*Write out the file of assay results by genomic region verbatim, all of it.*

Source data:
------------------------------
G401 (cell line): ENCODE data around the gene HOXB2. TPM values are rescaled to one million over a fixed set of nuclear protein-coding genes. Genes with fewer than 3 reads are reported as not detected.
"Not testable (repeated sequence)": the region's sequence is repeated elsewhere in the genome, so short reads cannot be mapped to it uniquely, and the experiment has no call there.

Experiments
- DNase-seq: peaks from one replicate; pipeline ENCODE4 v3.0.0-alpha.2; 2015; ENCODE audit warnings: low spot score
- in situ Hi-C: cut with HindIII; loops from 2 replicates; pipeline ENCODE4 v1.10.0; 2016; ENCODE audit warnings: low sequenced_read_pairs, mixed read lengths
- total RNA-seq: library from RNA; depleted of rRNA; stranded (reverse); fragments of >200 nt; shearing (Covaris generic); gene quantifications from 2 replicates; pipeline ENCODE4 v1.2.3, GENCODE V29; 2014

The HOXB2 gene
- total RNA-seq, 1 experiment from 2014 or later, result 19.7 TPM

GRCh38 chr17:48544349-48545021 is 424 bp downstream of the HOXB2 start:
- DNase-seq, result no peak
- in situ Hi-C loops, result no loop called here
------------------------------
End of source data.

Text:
G401 (cell line): ENCODE data around the gene HOXB2. TPM values are rescaled to one million over a fixed set of nuclear protein-coding genes. Genes with fewer than 3 reads are reported as not detected.
"Not testable (repeated sequence)": the region's sequence is repeated elsewhere in the genome, so short reads cannot be mapped to it uniquely, and the experiment has no call there.

Experiments
- DNase-seq: peaks from one replicate; pipeline ENCODE4 v3.0.0-alpha.2; 2015; ENCODE audit warnings: low spot score
- in situ Hi-C: cut with HindIII; loops from 2 replicates; pipeline ENCODE4 v1.10.0; 2016; ENCODE audit warnings: low sequenced_read_pairs, mixed read lengths
- total RNA-seq: library from RNA; depleted of rRNA; stranded (reverse); fragments of >200 nt; shearing (Covaris generic); gene quantifications from 2 replicates; pipeline ENCODE4 v1.2.3, GENCODE V29; 2014

The HOXB2 gene
- total RNA-seq, 1 experiment from 2014 or later, result 19.7 TPM

GRCh38 chr17:48544349-48545021 is 424 bp downstream of the HOXB2 start:
- DNase-seq, result no peak
- in situ Hi-C loops, result no loop called here